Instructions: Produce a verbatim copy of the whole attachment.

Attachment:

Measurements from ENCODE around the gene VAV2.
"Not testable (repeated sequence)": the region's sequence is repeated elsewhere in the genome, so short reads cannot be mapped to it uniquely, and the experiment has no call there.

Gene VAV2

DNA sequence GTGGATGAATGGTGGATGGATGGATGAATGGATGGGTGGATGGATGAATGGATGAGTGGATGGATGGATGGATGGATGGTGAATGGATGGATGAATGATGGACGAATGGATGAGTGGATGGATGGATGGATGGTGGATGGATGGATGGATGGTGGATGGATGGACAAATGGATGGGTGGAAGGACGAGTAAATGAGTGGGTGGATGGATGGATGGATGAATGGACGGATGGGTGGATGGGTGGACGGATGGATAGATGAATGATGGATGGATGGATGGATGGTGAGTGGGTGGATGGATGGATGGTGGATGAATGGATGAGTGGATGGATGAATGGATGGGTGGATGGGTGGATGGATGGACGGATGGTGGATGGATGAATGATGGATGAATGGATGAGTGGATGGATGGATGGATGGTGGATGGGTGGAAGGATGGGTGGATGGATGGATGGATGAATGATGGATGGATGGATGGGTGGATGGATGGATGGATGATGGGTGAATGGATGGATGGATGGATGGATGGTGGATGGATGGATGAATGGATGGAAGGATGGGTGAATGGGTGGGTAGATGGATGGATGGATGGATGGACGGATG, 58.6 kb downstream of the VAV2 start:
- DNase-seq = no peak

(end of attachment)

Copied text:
Measurements from ENCODE around the gene VAV2.
"Not testable (repeated sequence)": the region's sequence is repeated elsewhere in the genome, so short reads cannot be mapped to it uniquely, and the experiment has no call there.

Gene VAV2

DNA sequence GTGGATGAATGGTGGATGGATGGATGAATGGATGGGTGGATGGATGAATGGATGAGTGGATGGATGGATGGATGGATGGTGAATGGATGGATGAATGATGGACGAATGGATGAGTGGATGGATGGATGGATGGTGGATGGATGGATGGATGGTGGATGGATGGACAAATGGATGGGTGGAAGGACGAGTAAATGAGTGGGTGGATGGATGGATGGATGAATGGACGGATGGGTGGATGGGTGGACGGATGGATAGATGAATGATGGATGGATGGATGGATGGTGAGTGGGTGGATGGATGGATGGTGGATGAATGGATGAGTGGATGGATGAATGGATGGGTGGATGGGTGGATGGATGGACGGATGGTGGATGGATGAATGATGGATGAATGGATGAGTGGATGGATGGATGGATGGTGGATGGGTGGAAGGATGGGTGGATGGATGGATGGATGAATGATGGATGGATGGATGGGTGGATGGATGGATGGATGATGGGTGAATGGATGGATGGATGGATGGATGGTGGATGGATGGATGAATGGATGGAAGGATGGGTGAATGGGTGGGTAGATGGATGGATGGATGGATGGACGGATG, 58.6 kb downstream of the VAV2 start:
- DNase-seq = no peak